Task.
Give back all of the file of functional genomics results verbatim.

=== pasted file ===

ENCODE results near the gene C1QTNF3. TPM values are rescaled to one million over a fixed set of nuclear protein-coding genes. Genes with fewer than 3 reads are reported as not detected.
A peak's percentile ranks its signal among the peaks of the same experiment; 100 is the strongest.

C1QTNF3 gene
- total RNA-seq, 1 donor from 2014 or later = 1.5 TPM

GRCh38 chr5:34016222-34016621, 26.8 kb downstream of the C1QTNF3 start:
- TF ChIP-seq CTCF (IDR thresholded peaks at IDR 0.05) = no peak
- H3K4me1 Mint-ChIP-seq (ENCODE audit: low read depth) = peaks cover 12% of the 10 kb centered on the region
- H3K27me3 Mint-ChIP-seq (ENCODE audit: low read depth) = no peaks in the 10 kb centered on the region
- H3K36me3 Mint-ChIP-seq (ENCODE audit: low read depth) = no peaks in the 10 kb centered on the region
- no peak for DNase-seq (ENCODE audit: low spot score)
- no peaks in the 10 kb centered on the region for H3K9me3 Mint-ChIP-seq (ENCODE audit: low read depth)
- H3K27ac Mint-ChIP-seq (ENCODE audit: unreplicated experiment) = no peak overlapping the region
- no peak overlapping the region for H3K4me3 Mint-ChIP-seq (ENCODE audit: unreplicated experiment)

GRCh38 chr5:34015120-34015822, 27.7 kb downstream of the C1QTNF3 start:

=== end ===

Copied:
ENCODE results near the gene C1QTNF3. TPM values are rescaled to one million over a fixed set of nuclear protein-coding genes. Genes with fewer than 3 reads are reported as not detected.
A peak's percentile ranks its signal among the peaks of the same experiment; 100 is the strongest.

C1QTNF3 gene
- total RNA-seq, 1 donor from 2014 or later = 1.5 TPM

GRCh38 chr5:34016222-34016621, 26.8 kb downstream of the C1QTNF3 start:
- TF ChIP-seq CTCF (IDR thresholded peaks at IDR 0.05) = no peak
- H3K4me1 Mint-ChIP-seq (ENCODE audit: low read depth) = peaks cover 12% of the 10 kb centered on the region
- H3K27me3 Mint-ChIP-seq (ENCODE audit: low read depth) = no peaks in the 10 kb centered on the region
- H3K36me3 Mint-ChIP-seq (ENCODE audit: low read depth) = no peaks in the 10 kb centered on the region
- no peak for DNase-seq (ENCODE audit: low spot score)
- no peaks in the 10 kb centered on the region for H3K9me3 Mint-ChIP-seq (ENCODE audit: low read depth)
- H3K27ac Mint-ChIP-seq (ENCODE audit: unreplicated experiment) = no peak overlapping the region
- no peak overlapping the region for H3K4me3 Mint-ChIP-seq (ENCODE audit: unreplicated experiment)

GRCh38 chr5:34015120-34015822, 27.7 kb downstream of the C1QTNF3 start: